It's pretty new - they demo'ed it at ISC west a few months back and I believe just became available for ordering maybe a month or two ago. I agree that the Q6000 setup is very slick though.
We shot a quick demo video of the uptilt:
Other cameras do 10-15° uptilt, as well. I recall being fascinated by it when Sony released their HD PTZs in 2007-2008ish. The difference in the Axis dome (according to Axis) is that there is no seam between the flat and curved part of the dome, since the whole dome mechanism is spherical, so there's no loss in quality where those two parts are welded together or stretched from molding in other cameras. Anecdotally, it does look better than what I recall some others looking like, but we haven't explicitly tested it here. We may revisit it in the future.
Also one side note about 60 FPS capability: the Q6155 will do 60FPS, yes, but only at 720p. Max framerate on 1080p streams is 30.
I'd appreciate your thoughts on this - How acute is the problem of rain drops in surveillance applications? Axis must have done a marketing analysis that ended up justifying the R&D NRE to take this solution to market. Are you guys hearing from your customers that they will pay extra for a solution that mitigates video degradation due to rain drops?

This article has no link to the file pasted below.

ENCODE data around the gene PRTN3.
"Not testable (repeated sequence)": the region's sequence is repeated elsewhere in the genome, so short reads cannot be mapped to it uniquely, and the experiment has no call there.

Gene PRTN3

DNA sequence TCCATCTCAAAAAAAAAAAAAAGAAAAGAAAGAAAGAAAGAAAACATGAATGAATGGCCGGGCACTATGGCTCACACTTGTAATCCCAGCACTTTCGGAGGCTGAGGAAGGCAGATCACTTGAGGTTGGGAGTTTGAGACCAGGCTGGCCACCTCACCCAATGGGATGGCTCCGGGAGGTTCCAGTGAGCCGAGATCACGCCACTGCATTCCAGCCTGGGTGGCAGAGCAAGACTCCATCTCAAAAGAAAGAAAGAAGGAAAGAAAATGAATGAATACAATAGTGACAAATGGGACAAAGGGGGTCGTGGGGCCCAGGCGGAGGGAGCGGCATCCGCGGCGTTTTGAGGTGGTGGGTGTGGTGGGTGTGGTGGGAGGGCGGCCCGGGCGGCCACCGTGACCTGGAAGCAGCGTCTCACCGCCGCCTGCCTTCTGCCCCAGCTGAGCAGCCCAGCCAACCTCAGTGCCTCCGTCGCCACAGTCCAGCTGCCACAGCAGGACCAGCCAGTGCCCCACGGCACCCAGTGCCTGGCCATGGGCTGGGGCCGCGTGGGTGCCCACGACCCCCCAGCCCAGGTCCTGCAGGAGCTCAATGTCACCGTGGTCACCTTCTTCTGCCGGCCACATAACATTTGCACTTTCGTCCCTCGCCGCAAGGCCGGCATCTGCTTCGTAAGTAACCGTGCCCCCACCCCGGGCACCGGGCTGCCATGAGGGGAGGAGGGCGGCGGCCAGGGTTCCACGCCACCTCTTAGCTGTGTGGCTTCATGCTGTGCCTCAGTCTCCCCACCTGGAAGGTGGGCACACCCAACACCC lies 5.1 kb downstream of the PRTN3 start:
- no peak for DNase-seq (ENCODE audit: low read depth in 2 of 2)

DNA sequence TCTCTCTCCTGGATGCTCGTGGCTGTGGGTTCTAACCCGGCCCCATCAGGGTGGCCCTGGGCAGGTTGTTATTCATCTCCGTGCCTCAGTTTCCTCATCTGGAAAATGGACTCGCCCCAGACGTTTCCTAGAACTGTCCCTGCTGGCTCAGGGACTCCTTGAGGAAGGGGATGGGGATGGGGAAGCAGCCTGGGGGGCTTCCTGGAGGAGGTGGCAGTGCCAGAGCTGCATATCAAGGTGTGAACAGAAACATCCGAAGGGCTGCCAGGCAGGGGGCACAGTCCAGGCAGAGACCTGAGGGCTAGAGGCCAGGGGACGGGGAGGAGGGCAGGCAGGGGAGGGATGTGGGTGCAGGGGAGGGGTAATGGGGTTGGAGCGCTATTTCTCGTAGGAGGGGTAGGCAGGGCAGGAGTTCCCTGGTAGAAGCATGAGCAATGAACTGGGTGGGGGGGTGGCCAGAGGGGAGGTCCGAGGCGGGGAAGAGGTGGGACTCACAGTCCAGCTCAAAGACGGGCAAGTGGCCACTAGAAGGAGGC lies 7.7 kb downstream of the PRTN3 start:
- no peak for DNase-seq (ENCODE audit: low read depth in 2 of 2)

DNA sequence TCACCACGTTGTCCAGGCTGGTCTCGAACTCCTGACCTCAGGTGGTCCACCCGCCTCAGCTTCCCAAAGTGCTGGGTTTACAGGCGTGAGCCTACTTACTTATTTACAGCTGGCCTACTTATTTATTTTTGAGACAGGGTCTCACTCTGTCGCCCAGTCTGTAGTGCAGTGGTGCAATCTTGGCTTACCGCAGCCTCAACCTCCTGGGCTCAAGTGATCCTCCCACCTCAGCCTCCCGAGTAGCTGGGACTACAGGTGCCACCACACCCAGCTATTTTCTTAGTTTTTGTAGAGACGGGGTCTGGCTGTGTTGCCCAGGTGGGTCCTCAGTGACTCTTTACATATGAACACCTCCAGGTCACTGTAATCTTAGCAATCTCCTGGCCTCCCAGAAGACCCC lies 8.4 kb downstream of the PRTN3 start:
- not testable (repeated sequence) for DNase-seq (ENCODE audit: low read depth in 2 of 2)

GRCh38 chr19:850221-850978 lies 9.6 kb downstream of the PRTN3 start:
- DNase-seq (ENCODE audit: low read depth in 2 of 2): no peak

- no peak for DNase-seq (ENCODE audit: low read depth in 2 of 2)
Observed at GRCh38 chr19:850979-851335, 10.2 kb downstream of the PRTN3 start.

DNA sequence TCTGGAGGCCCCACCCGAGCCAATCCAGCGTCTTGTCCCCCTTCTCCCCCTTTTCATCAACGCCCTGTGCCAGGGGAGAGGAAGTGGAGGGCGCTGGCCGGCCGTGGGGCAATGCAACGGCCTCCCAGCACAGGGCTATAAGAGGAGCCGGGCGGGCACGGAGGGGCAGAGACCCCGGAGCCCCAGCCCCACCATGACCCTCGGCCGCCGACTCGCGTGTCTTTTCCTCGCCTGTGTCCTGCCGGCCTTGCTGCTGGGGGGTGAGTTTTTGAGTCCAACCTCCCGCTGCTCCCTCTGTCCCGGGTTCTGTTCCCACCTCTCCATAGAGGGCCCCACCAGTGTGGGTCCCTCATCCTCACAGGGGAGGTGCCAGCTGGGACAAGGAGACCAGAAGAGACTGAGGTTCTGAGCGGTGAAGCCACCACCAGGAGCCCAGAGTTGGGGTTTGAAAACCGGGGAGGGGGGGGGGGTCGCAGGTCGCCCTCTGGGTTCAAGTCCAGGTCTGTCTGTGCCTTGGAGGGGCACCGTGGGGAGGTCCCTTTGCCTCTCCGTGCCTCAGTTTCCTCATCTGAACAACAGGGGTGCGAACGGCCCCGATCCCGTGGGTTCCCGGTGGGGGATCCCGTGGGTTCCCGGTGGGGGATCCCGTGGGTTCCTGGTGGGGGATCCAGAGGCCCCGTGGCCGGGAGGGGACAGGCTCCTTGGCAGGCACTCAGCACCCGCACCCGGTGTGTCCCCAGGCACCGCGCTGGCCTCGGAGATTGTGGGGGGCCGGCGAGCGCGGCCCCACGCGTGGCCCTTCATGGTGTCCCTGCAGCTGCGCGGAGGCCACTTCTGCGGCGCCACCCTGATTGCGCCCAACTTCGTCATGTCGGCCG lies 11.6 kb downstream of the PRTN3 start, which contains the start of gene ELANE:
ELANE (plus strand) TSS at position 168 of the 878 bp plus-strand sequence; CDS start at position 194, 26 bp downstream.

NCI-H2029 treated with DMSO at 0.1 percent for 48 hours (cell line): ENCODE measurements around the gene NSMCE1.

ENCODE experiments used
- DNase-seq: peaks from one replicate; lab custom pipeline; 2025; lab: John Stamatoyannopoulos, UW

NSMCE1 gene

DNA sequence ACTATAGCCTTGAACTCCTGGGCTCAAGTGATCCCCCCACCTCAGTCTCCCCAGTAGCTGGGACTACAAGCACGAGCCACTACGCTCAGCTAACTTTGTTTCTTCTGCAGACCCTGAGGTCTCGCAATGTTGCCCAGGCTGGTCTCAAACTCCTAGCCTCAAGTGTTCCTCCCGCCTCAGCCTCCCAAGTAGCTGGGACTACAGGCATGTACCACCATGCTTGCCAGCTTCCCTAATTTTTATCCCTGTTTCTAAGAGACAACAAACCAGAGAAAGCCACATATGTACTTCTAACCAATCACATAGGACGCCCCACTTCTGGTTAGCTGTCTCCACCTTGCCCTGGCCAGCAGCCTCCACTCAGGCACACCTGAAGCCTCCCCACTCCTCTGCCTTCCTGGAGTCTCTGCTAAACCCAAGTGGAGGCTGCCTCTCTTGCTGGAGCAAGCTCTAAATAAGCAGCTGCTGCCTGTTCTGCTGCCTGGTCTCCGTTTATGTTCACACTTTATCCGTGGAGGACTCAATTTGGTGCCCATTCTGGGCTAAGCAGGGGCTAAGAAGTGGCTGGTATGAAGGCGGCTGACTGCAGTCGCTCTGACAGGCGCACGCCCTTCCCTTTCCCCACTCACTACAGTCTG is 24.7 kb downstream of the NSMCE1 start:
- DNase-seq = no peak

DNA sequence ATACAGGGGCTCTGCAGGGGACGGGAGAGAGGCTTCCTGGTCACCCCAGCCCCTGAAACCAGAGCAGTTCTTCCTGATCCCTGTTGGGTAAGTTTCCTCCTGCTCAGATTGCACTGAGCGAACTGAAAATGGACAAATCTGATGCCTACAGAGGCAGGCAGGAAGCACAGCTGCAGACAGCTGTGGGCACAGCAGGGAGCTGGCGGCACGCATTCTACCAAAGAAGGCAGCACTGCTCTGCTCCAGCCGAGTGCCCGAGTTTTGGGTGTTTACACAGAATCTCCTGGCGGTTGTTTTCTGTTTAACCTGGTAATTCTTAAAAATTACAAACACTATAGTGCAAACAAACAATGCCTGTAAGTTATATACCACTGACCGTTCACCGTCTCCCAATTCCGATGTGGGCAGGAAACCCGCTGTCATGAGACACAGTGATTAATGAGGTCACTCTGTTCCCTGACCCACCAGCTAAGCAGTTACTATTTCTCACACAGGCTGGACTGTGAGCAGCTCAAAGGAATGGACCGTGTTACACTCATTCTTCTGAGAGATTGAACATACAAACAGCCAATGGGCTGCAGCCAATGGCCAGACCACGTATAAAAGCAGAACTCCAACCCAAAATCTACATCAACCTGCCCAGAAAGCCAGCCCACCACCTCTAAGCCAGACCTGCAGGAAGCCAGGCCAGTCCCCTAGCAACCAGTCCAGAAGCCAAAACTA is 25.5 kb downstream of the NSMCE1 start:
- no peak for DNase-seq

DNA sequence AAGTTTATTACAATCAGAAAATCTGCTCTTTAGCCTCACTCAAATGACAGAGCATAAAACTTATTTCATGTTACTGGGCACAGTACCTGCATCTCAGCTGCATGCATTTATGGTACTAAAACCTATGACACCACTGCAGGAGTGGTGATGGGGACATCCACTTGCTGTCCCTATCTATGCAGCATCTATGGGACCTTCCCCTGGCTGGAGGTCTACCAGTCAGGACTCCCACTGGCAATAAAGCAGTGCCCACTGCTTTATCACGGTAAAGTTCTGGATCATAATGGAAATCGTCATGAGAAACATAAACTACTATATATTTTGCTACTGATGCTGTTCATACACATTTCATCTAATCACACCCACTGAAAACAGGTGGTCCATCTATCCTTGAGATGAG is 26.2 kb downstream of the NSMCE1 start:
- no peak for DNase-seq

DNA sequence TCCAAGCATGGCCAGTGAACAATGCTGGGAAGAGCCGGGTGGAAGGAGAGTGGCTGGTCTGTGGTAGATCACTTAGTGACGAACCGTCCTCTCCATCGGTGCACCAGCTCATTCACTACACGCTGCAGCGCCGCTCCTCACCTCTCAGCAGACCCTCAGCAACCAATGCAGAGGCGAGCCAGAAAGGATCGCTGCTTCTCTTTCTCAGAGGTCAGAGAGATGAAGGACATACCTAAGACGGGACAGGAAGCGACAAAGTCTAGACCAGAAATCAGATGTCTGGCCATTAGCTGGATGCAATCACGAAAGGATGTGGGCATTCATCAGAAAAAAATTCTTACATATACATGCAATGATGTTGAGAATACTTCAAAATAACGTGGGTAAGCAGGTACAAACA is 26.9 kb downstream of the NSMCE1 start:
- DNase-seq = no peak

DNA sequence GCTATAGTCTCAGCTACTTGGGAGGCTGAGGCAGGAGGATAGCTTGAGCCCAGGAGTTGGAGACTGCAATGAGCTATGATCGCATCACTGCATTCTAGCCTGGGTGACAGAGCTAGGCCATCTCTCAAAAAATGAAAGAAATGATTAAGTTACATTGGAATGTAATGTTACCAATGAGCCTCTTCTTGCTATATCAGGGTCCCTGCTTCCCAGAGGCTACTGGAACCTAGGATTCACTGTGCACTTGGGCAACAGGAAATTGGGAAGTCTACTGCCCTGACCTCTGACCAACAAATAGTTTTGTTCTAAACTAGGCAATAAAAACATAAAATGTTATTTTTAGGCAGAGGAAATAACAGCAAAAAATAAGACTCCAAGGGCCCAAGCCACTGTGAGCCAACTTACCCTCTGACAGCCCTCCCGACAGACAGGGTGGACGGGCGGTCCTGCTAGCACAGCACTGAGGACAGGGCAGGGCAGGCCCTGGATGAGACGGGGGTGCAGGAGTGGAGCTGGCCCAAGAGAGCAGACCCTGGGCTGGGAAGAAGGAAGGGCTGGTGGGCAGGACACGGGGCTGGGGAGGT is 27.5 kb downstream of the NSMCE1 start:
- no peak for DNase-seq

Axis must have done a marketing analysis that ended up justifying the R&D NRE to take this solution to market.
Maybe, but I do not think this is a given. I have seen enough instances of engineers doing things for fun/experimentation that are later turned into specific 'features' by marketing. This does not mean it is a bad thing.
For the shake-dry feature, it is mostly just taking existing capabilities (ability to move the camera) and combining them into a 'feature'. I doubt that this took a whole lot of R&D NRE, and in fact it could have been discovered by accident (auto-tracking code that moved the assembly too quickly trying to acquire a target and someone saying "look how it shakes the camera, that would help shed water droplets, let's call it a feature!".